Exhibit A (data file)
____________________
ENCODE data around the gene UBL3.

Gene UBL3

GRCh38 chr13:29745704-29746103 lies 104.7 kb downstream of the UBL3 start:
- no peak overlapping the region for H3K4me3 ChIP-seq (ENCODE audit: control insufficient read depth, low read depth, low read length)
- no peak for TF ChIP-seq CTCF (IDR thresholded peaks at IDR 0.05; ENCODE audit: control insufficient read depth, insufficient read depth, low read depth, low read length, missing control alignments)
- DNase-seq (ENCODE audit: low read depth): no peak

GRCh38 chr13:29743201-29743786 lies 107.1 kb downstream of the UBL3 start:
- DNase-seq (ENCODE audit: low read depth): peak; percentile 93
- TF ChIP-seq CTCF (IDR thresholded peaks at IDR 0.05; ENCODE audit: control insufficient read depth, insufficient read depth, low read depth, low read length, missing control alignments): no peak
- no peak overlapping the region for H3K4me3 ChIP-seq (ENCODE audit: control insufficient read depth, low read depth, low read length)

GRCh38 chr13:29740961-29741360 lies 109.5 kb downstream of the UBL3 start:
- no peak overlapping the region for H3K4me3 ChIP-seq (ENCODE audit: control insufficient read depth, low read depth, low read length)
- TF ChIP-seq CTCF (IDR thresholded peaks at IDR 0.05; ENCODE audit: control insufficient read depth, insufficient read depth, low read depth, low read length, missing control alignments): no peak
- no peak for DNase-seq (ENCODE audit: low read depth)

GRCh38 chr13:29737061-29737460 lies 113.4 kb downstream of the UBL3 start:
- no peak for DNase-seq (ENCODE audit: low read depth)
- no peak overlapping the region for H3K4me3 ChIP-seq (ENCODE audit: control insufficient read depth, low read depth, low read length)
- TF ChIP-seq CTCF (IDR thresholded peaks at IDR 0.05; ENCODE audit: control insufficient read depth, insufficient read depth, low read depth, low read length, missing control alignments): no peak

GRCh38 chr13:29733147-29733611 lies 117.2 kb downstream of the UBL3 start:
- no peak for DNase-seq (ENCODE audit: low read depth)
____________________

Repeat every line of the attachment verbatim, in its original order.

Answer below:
ENCODE data around the gene UBL3.

Gene UBL3

GRCh38 chr13:29745704-29746103 lies 104.7 kb downstream of the UBL3 start:
- no peak overlapping the region for H3K4me3 ChIP-seq (ENCODE audit: control insufficient read depth, low read depth, low read length)
- no peak for TF ChIP-seq CTCF (IDR thresholded peaks at IDR 0.05; ENCODE audit: control insufficient read depth, insufficient read depth, low read depth, low read length, missing control alignments)
- DNase-seq (ENCODE audit: low read depth): no peak

GRCh38 chr13:29743201-29743786 lies 107.1 kb downstream of the UBL3 start:
- DNase-seq (ENCODE audit: low read depth): peak; percentile 93
- TF ChIP-seq CTCF (IDR thresholded peaks at IDR 0.05; ENCODE audit: control insufficient read depth, insufficient read depth, low read depth, low read length, missing control alignments): no peak
- no peak overlapping the region for H3K4me3 ChIP-seq (ENCODE audit: control insufficient read depth, low read depth, low read length)

GRCh38 chr13:29740961-29741360 lies 109.5 kb downstream of the UBL3 start:
- no peak overlapping the region for H3K4me3 ChIP-seq (ENCODE audit: control insufficient read depth, low read depth, low read length)
- TF ChIP-seq CTCF (IDR thresholded peaks at IDR 0.05; ENCODE audit: control insufficient read depth, insufficient read depth, low read depth, low read length, missing control alignments): no peak
- no peak for DNase-seq (ENCODE audit: low read depth)

GRCh38 chr13:29737061-29737460 lies 113.4 kb downstream of the UBL3 start:
- no peak for DNase-seq (ENCODE audit: low read depth)
- no peak overlapping the region for H3K4me3 ChIP-seq (ENCODE audit: control insufficient read depth, low read depth, low read length)
- TF ChIP-seq CTCF (IDR thresholded peaks at IDR 0.05; ENCODE audit: control insufficient read depth, insufficient read depth, low read depth, low read length, missing control alignments): no peak

GRCh38 chr13:29733147-29733611 lies 117.2 kb downstream of the UBL3 start:
- no peak for DNase-seq (ENCODE audit: low read depth)